Justin, the cowboy, recites for the group the text of a children’s book he has written, called “The Grateful Acre.” I’m not going to reproduce it here, because it really is a special moment in the play — special, but also eerie. It brings to mind Shel Silverstein’s “The Giving Tree,” but in this case, it’s a fable about an acre of land that endures cycles of life, death, and suffering, with a spirit of gratitude for whatever happens to it. That description might sound corny, but I assure you the text is not. It is a children’s fable instructing the reader about the kind of fundamental stance toward life that they should have.

Later, though, in a discussion with chronically ill Emily, she describes her body as a “prairie of pain.” The passage is here:

JUSTIN
Your dad was saying and I thought it was brilliant that it’s this Cartesian “neo-Gnosticism” that convinces people that their souls are somehow separate from their bodies, and their bodies can somehow be fashioned however they like.

EMILY
Oh that’s beautiful J, that’s so — my body is so much a part of me I can’t even begin And I didn’t choose this, my body is just a friggin
prairie of pain,
and I can’t choose to make it go away
It’s just what I’ve been given.

The grateful acre is the prairie of pain. Catholicism is about accepting the suffering, as Christ did, and allowing it to refine you, to make you holy.

Emily has been given to know the prairie of pain in a particular (that word) way, but all four of these friends are suffering. They have been schooled in how to think about the world, but the encounter with suffering has tested, and is testing, their ideals. Emily is the only one whose suffering — whose given suffering — has left her without a choice in how to meet it. It has made her radically empathetic … but, as we learn, it has also made it difficult for her to discern moral truth.

In his New Yorker review of the play, Vinson Cunningham writes:

Justin never quite forgets that blood on the patio, or the difficulty he had killing the animal. That’s never happened before—hunting is a favorite pastime—and he sees the change in himself as just one more sign of the times’ palsying effect on the simplicity of the old ways.

But nothing in this richly allusive play is exactly as it seems at first glance. Justin’s fixation on the early sacrifice—he keeps trying to scrub away the blood when he thinks nobody’s watching—put me in mind of Cain, fretting over the spilled blood of his innocent brother, Abel.

The play begins with Justin killing a deer. Symbolically, this seems to say that violence and suffering are givens of the human condition, and that we are not going to be able to escape them. We are not going to be able to create the perfect conditions for ourselves; all our grateful acres will inevitably turn into prairies of pain, because that’s what it means to live. How we inhabit that ground, and whether we make it holy or desecrate it, determines the character of our lives.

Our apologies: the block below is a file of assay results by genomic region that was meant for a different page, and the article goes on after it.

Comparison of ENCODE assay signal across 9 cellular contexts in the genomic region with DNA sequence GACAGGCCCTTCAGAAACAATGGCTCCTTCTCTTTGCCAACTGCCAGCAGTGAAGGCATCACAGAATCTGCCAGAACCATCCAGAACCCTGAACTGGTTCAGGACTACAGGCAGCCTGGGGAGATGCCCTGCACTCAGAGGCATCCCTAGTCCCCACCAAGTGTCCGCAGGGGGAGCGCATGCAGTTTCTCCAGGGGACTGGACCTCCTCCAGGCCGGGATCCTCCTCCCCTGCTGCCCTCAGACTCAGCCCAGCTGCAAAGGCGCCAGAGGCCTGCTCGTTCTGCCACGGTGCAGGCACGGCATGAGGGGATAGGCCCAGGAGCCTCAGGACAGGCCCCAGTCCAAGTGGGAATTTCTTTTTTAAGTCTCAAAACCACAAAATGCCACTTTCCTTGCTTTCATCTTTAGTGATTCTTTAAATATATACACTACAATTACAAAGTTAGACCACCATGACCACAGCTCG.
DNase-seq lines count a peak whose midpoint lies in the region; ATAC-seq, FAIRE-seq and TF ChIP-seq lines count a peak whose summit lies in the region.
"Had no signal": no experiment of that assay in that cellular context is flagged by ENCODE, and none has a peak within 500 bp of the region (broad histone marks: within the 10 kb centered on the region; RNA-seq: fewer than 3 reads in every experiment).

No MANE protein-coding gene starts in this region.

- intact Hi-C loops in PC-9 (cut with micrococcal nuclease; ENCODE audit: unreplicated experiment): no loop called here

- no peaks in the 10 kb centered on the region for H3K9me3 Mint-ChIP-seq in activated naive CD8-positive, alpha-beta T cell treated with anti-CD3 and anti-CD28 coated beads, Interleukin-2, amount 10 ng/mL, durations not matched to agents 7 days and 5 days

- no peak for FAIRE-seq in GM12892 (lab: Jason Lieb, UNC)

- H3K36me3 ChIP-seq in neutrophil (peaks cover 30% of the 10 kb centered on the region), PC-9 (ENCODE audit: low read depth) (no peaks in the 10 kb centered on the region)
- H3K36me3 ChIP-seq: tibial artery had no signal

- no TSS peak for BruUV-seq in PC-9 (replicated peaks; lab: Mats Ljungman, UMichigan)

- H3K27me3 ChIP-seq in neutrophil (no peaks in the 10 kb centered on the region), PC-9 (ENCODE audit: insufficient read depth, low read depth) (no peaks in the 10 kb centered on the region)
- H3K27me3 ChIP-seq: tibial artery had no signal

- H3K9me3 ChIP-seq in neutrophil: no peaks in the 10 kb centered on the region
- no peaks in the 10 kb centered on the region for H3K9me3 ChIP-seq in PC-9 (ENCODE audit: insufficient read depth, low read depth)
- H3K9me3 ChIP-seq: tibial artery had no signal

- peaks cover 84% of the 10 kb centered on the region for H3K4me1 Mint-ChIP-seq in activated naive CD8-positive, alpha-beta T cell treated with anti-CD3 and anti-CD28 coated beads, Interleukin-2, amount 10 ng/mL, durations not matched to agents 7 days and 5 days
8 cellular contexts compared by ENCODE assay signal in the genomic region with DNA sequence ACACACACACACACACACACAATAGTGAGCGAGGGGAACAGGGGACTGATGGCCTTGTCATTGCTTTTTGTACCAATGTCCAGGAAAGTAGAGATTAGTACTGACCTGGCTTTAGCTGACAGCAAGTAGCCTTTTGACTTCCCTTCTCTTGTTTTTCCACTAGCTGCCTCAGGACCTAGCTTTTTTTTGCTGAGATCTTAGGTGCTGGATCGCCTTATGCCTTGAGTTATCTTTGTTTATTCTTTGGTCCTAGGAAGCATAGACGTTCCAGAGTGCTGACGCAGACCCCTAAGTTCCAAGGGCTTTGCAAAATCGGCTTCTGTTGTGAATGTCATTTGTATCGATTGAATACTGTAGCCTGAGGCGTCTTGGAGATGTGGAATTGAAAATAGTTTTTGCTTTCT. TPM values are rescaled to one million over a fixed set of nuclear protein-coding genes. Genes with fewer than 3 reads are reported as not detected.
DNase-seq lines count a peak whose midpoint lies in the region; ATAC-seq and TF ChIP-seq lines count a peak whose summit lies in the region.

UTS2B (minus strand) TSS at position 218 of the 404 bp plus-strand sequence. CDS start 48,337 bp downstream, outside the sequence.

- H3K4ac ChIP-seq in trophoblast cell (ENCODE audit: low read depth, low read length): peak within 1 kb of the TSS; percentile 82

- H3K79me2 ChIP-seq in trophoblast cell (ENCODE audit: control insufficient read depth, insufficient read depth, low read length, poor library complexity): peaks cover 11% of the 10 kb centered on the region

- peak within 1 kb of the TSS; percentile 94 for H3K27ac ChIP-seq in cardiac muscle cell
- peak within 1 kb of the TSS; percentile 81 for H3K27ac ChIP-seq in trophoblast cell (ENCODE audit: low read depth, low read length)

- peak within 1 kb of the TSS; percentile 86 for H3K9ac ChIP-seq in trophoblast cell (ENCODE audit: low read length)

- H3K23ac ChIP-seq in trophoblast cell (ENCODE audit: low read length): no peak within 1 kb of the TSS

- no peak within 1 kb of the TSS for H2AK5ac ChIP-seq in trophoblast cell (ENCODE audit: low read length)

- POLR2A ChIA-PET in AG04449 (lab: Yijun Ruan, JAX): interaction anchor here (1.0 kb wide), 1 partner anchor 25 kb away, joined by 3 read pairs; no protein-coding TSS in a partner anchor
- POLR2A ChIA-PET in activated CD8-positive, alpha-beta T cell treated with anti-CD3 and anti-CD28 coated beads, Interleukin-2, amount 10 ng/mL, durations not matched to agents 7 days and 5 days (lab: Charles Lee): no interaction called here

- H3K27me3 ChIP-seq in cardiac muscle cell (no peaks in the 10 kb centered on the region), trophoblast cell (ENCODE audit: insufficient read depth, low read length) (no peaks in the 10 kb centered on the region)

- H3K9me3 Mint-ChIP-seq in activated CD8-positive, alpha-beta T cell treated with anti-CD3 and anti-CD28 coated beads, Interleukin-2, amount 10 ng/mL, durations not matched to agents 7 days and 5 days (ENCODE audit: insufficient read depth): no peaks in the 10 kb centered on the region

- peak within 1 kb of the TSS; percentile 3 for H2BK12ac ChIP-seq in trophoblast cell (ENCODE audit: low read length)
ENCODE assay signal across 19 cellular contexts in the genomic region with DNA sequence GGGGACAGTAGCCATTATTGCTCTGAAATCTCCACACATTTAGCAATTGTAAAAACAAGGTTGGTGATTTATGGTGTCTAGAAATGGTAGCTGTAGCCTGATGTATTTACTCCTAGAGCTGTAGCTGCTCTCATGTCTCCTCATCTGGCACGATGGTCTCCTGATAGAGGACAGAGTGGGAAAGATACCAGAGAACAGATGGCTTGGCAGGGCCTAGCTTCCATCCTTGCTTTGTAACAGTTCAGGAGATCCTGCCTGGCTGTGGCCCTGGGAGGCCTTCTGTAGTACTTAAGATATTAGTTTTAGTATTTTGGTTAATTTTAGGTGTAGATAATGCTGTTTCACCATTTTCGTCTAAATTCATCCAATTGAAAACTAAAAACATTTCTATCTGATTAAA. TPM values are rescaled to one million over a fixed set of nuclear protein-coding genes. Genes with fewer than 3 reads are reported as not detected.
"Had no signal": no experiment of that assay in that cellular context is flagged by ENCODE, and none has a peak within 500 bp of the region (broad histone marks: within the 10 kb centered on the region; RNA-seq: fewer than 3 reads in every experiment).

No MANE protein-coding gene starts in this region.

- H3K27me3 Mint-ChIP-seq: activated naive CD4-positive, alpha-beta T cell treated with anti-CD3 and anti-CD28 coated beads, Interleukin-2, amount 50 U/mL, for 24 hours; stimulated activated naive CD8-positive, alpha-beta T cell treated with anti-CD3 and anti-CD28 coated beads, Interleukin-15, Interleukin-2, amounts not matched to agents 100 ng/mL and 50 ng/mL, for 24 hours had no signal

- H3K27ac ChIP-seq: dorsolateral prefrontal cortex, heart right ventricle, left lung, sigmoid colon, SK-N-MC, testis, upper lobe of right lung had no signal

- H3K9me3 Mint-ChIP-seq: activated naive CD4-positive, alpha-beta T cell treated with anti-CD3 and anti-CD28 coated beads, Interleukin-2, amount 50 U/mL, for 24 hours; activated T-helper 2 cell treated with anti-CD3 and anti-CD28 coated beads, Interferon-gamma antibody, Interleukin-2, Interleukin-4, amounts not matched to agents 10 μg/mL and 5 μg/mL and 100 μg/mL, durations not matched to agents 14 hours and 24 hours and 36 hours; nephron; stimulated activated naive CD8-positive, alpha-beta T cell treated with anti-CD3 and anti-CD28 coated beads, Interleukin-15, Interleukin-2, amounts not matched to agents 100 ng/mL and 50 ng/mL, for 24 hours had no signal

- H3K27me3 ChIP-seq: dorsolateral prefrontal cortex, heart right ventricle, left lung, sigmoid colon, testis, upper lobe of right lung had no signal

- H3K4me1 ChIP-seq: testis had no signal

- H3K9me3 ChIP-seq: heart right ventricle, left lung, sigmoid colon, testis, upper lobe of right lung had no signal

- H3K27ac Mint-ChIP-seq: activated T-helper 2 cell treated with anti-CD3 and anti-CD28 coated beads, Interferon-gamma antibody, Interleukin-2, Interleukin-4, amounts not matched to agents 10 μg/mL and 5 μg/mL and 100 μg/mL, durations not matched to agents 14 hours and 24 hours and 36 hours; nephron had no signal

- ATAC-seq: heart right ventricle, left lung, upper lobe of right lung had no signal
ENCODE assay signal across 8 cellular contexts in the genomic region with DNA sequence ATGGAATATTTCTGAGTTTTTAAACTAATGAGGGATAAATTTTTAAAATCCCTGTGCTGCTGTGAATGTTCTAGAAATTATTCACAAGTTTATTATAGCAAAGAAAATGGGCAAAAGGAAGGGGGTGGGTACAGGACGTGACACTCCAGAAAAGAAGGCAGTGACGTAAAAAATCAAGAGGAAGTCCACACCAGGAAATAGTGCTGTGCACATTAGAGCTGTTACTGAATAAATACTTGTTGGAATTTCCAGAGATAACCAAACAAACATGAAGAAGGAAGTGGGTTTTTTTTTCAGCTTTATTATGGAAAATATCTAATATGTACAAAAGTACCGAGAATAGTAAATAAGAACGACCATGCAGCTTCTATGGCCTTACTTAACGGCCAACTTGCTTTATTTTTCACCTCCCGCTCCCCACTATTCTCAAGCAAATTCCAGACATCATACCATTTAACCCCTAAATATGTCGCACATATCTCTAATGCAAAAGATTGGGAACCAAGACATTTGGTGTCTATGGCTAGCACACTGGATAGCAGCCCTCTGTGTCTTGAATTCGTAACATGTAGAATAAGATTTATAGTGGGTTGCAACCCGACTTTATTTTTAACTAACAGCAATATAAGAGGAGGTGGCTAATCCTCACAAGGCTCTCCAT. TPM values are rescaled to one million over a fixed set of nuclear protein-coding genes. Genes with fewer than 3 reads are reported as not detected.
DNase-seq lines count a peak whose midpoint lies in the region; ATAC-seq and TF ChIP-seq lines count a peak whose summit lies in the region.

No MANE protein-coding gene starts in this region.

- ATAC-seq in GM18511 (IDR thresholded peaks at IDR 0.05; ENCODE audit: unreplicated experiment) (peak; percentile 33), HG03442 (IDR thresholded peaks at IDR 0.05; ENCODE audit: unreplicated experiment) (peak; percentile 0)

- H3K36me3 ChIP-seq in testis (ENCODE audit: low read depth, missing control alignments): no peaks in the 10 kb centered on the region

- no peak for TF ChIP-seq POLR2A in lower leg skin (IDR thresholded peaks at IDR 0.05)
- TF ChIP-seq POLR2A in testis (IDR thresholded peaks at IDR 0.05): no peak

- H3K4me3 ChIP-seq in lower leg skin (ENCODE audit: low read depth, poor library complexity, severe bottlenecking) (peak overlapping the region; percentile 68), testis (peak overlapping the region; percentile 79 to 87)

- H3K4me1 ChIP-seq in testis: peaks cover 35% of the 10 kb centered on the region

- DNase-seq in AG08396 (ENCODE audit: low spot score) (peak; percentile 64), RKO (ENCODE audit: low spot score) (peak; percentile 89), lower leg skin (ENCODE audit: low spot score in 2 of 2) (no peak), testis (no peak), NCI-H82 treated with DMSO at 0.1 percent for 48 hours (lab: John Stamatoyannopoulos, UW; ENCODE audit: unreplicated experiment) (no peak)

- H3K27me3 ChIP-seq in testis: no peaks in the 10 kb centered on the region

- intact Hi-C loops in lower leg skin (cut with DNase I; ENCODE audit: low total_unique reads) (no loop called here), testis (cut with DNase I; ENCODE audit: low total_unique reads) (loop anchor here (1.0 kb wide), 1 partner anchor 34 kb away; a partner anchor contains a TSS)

Teresa has gone to New York and fashioned herself as a Millennial Joan of Arc of the media, but she is hiding from her own fears. Kevin keeps waiting for something to happen to tell him what to do with his life, while time passes (Teresa is not wrong to say that his is a failure of courage.) Justin has become a contemplative, and, as we see in the play’s final moments, has chosen a way to deal with his own rage at the darkness overtaking the world — but is it the right way? Emily has no choice but to dwell in the prairie of pain.

Without giving away too much, I can say that Professor Gina, who taught all of them (and who is based on Will Arbery’s mother Ginny), shows up to sort her pupils out. There is conflict, but the main thing I took away from her appearance is that for all her flaws, she was willing to suffer for the sake of creating life, and teaching, and reaching out, in her own broken ways, to love the students God sent to her, and to give them what they needed to thrive. Prof. Gina has created a way of life out of her own historical givenness — she was a Goldwater girl back in the day — but her daughter Emily, and Emily’s friends, can’t follow her as closely as she would like, because the historical conditions into which they’ve been thrown are so different. The thing they have most in common, though — this, according to Emily, is that they all suffer. Emily talks about all the physical illness her mother has suffered:

… she’s walking around in tremendous pain every freaking day. And she never complains. That’s some faith. That’s some faith. So y’all I guess we can forgive her for being a little intense.

The grateful acre, the prairie of pain. The human stain that stays with us. I’ll leave you with these lines from Ellen Wolf:

But gradually I found my head forgetting the characters’ political leanings and my heart breaking for these beautiful broken people as the play climaxes, when Arbery shatters the political zeitgeist and sends us careening into the supernatural, confusing, devastating pain of humanity where we all truly live. When the lights came up, everyone seemed shaken, including the girl next to me.

Yep. It’s that kind of play. Here’s the trailer:

[youtube https://www.youtube.com/watch?v=EO3Bn_PNQPc&w=525&h=300]

about the author

Rod Dreher is a senior editor at The American Conservative. He has written and edited for the New York Post, The Dallas Morning News, National Review, the South Florida Sun-Sentinel, the Washington Times, and the Baton Rouge Advocate. Rod’s commentary has been published in The Wall Street Journal, Commentary, the Weekly Standard, Beliefnet, and Real Simple, among other publications, and he has appeared on NPR, ABC News, CNN, Fox News, MSNBC, and the BBC. He lives in Baton Rouge, Louisiana, with his wife Julie and their three children. He has also written four books, The Little Way of Ruthie Leming, Crunchy Cons, How Dante Can Save Your Life, and The Benedict Option.